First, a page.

Hunger follows life in the Maze Prison, Northern Ireland with an interpretation of the highly emotive events surrounding the 1981 IRA Hunger Strike, led by Bobby Sands. With an epic eye for detail, the film provides a timely exploration of what happens when body and mind are pushed to the uttermost limit. Written by
Hunger is known for its unbroken 17 minute 10 second continuous shot, in which Catholic priest Father Dominic Moran tries to talk Bobby Sands out of the Hunger Strike he and his fellow 75 IRA members plan to start. The camera remains in the same position throughout the scene. To prepare, Liam Cunningham moved into Michael Fassbender's apartment, and they rehearsed the scene 12-15 times per day. On the first day of filming, the actors got it perfect after 4 takes. See more »
Raymond Lohan's Ford Granada is a Mk2 Facelift, which was released in winter 1981 and would've appeared on Irish roads in 1982. See more »
I have my belief, and in all its simplicity that is the most powerful thing.
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This film captures the development and escalation of protest by the 'political' prisoners held here as things moved through 'The 'Blanket protest' onto 'The Dirty Protest" and finally to 'The Hunger Strikes' that claimed Bobby Sands and eight of his compatriot's lives.
As the end credits of the film show, the enemy, in the form of Margaret Thatcher was 'not for turning' and did not grant political status to these men that she considered no more than murderers. They did, however, lead to many concessions - bit by bit.
This astounding movie falls into three very clear sections; the gut wrenching blanket and dirty protest; a long and deeply personal conversation (in one 20 minute take) between Sands and his priest where Sands is asked to justify and then walk away from the impending hunger strike; and finally Sands' ordeal itself.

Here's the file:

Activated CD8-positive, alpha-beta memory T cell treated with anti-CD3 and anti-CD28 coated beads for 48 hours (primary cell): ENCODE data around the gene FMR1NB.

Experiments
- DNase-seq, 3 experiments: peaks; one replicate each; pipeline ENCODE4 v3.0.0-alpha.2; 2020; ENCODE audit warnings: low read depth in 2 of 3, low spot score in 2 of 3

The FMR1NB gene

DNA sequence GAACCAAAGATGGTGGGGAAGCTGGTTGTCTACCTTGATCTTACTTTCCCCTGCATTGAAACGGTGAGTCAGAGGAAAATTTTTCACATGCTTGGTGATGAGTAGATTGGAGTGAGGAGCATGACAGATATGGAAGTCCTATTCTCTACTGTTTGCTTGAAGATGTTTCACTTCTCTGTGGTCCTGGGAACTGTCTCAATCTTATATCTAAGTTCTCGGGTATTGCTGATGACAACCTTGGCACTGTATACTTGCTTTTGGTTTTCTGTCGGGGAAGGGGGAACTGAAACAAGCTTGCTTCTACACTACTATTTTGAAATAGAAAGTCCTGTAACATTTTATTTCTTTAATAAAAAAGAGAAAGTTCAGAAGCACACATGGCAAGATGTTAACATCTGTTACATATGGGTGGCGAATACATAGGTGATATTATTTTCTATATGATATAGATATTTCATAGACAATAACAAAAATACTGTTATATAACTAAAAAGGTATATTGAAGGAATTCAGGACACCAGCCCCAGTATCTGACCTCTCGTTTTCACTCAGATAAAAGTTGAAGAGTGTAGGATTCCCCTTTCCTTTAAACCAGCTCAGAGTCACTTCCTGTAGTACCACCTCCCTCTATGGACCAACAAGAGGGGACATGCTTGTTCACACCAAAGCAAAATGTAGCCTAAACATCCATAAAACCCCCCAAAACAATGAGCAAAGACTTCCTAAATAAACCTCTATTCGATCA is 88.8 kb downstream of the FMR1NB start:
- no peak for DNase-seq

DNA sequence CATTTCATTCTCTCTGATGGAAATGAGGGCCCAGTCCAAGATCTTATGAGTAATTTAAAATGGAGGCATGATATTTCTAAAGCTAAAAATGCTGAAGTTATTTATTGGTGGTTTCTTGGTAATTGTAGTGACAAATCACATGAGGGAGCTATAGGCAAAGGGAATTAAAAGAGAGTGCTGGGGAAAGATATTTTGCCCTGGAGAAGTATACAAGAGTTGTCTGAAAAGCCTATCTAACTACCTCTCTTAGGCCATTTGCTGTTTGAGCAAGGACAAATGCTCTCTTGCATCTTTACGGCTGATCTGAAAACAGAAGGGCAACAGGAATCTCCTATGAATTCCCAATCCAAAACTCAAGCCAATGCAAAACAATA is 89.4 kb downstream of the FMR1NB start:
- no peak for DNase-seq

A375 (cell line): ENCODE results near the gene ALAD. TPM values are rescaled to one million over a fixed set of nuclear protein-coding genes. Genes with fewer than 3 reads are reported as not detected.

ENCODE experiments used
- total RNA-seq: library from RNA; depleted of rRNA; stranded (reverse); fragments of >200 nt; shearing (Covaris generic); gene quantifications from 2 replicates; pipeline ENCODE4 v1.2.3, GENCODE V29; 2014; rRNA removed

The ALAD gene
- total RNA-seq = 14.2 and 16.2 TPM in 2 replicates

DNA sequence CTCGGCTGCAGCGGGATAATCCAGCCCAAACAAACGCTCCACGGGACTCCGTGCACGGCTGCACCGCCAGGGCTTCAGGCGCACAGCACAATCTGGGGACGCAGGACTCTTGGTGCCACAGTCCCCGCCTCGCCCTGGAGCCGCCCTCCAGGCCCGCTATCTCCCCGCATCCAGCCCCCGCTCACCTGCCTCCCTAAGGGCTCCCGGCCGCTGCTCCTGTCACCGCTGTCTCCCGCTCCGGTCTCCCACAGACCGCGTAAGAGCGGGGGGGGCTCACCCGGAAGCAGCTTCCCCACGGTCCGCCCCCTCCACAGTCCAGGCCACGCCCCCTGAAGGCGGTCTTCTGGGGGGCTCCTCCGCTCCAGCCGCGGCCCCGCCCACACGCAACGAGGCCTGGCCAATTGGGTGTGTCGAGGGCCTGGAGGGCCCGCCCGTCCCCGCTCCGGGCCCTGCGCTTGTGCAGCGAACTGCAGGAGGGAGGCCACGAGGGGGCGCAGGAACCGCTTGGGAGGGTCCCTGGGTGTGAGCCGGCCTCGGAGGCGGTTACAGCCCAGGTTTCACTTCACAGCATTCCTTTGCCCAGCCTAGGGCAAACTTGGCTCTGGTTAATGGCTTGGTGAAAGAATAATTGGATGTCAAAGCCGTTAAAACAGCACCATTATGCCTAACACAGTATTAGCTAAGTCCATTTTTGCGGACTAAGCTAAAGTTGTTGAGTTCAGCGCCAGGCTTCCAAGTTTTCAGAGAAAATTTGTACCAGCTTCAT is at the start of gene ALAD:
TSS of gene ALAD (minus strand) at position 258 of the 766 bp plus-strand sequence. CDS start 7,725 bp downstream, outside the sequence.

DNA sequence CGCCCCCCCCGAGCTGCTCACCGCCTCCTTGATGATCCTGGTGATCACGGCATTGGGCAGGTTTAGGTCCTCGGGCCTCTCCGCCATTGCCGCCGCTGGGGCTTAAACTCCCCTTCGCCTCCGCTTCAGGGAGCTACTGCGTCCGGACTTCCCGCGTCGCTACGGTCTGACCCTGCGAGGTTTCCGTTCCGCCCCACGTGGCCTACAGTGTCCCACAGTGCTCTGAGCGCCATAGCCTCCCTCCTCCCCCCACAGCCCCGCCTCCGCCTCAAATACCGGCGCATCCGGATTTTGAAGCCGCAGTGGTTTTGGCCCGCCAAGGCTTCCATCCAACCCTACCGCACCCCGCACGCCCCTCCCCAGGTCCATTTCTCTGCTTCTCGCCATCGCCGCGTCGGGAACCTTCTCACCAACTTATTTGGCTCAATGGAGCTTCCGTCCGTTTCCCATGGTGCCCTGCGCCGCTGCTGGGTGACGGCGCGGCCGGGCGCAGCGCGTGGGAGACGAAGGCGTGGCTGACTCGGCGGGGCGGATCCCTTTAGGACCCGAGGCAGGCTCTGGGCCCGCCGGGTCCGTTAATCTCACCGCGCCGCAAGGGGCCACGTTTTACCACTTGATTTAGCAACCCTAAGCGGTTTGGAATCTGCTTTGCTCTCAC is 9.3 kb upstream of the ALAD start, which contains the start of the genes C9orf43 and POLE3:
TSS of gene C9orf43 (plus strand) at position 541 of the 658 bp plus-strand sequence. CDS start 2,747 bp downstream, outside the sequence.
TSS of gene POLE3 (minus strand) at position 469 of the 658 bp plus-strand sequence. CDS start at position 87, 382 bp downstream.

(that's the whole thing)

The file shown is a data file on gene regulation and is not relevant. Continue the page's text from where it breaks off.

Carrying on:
Each section has a different pace and personality. Each is desperate in its own way.
This film pulls few punches. The stench of human excrement is almost palpable in the opening act and the way in which Michael Fassbender brings Sands' death to the screen is almost unbearable.
But the real triumph of the film is that it takes no political sides and makes no judgements but does not sit on the fence. How? Because it invokes the viewer to do that themselves. Sands is neither a figure to pity or to vilify. It really is quite remarkable that the artist Steve McQueen can achieve this so consistently.
And this is art with a capital A. Every scene is stunningly rendered. The pace, at times snail-like, allows you consider in real detail the situation these men found themselves in (or created however you want to look at it).
Fassbender's performance is miraculous.
McQueen though, is the star of the show. One scene in particular when the men slop out by pouring their night's urine under the doors of the corridor simultaneously is quite beautiful, as is the Hirst-like art that some of them create from their excrement (that's what makes up the poster image).
Film of the year. No contest.
Incidentally we saw it in the DCA's Cinema 2. What a cracking screen.
(As we scoffed coffee and fudge doughnuts. How's that for irony?)
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